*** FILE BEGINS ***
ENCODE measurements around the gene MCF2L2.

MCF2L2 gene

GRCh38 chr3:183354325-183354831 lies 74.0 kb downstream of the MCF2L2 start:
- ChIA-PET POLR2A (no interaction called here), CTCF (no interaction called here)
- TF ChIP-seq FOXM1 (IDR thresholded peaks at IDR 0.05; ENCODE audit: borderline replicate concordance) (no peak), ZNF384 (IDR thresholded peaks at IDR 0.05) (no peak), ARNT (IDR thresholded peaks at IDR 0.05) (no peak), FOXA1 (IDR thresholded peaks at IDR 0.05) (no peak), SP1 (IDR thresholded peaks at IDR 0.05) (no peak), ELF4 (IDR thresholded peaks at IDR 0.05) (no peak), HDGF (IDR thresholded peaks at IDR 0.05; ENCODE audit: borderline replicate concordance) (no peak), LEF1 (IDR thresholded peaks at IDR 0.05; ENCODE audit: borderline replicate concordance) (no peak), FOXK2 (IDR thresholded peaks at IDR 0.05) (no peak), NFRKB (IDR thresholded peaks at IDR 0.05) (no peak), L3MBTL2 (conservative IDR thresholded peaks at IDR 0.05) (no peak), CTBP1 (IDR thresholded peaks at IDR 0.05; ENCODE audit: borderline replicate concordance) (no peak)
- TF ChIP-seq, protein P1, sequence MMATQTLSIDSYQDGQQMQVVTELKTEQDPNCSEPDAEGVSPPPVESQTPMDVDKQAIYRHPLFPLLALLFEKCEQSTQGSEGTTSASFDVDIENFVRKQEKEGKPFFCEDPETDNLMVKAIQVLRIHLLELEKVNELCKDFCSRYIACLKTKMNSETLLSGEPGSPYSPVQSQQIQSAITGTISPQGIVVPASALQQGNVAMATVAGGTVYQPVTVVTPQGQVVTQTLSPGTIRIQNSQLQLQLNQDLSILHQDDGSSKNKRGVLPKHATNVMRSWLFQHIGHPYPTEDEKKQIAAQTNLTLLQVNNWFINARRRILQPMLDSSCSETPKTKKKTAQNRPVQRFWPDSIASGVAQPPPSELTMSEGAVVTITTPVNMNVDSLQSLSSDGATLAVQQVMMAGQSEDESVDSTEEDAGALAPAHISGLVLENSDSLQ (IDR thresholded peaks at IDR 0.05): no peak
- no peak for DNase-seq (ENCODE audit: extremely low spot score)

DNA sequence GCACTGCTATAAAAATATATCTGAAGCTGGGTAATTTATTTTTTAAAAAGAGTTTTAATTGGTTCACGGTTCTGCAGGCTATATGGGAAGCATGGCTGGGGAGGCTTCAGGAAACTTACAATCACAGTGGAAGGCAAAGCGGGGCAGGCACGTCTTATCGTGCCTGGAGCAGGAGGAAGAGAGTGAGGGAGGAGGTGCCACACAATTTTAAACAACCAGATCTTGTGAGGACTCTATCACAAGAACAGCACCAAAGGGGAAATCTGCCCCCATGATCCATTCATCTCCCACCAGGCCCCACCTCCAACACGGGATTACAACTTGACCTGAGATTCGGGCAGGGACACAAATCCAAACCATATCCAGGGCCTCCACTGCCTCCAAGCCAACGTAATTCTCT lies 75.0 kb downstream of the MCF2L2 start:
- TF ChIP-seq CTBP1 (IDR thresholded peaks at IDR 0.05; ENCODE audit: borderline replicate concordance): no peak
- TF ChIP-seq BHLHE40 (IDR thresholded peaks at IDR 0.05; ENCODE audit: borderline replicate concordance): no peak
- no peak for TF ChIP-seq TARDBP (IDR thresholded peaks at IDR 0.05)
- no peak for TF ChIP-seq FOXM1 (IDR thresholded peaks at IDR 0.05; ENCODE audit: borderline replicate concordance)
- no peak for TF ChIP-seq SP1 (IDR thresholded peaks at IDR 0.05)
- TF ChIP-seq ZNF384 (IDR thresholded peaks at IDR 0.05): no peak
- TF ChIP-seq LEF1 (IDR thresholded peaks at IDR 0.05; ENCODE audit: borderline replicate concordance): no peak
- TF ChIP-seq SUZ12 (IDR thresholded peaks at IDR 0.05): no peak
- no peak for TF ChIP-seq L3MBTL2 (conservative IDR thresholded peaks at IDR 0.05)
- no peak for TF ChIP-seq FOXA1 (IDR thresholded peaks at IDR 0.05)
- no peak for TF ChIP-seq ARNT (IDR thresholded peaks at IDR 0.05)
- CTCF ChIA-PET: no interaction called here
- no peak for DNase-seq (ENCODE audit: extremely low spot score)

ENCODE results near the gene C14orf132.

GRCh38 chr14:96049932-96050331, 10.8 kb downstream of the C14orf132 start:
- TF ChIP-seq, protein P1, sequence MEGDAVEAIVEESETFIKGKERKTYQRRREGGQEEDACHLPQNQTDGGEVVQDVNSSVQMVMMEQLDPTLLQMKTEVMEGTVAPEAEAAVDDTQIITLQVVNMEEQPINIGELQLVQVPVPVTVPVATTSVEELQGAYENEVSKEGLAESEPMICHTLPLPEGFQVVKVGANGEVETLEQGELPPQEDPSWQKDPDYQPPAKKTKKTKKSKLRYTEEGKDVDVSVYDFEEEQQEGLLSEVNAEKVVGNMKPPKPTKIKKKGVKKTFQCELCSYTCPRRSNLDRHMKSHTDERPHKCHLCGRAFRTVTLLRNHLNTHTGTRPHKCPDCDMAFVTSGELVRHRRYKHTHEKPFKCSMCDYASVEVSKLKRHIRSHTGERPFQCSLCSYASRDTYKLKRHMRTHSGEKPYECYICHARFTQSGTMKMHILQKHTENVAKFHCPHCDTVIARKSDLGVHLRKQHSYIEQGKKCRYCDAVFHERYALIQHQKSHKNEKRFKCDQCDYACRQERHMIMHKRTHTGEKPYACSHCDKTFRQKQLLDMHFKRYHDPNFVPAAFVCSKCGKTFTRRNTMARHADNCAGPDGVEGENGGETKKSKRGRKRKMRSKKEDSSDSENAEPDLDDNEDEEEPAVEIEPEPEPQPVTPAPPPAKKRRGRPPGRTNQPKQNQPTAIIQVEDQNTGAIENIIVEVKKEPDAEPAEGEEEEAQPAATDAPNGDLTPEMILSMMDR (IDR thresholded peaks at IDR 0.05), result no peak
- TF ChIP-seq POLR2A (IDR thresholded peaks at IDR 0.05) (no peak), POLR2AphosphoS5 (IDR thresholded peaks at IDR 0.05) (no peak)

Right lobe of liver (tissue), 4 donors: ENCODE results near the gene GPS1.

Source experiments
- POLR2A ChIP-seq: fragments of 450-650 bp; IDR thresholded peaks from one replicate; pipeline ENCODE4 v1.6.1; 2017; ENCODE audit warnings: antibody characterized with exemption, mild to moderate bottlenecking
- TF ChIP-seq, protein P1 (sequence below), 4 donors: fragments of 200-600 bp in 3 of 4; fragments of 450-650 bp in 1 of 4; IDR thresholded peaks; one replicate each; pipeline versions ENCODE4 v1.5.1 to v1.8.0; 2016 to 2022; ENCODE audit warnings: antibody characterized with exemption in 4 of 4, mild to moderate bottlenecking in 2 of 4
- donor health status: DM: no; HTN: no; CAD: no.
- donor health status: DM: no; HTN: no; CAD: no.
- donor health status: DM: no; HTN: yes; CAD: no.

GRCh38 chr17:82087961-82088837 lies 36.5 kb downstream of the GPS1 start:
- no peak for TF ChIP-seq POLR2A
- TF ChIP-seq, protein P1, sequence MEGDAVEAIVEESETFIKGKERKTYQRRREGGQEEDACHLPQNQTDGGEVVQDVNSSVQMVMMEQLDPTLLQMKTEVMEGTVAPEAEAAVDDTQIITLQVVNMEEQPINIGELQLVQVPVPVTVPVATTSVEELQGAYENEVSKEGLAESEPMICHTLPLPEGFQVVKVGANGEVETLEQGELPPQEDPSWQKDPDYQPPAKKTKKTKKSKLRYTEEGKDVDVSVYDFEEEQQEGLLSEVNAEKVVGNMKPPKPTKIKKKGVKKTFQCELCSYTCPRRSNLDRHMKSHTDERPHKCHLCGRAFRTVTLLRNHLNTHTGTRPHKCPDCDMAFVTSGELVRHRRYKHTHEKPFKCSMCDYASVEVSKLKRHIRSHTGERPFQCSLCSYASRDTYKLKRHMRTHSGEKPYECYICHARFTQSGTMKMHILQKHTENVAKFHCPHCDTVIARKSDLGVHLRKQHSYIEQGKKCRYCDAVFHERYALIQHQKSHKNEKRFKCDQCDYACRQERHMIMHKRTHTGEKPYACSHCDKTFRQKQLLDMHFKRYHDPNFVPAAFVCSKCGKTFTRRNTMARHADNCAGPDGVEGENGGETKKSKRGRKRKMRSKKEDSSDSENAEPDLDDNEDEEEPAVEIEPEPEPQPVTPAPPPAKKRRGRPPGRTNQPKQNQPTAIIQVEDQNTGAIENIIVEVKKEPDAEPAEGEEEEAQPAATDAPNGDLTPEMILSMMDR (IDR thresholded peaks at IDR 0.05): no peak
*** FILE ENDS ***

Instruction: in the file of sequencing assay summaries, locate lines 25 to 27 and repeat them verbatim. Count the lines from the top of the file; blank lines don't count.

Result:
- TF ChIP-seq POLR2A (IDR thresholded peaks at IDR 0.05) (no peak), POLR2AphosphoS5 (IDR thresholded peaks at IDR 0.05) (no peak)

Right lobe of liver (tissue), 4 donors: ENCODE results near the gene GPS1.

Source experiments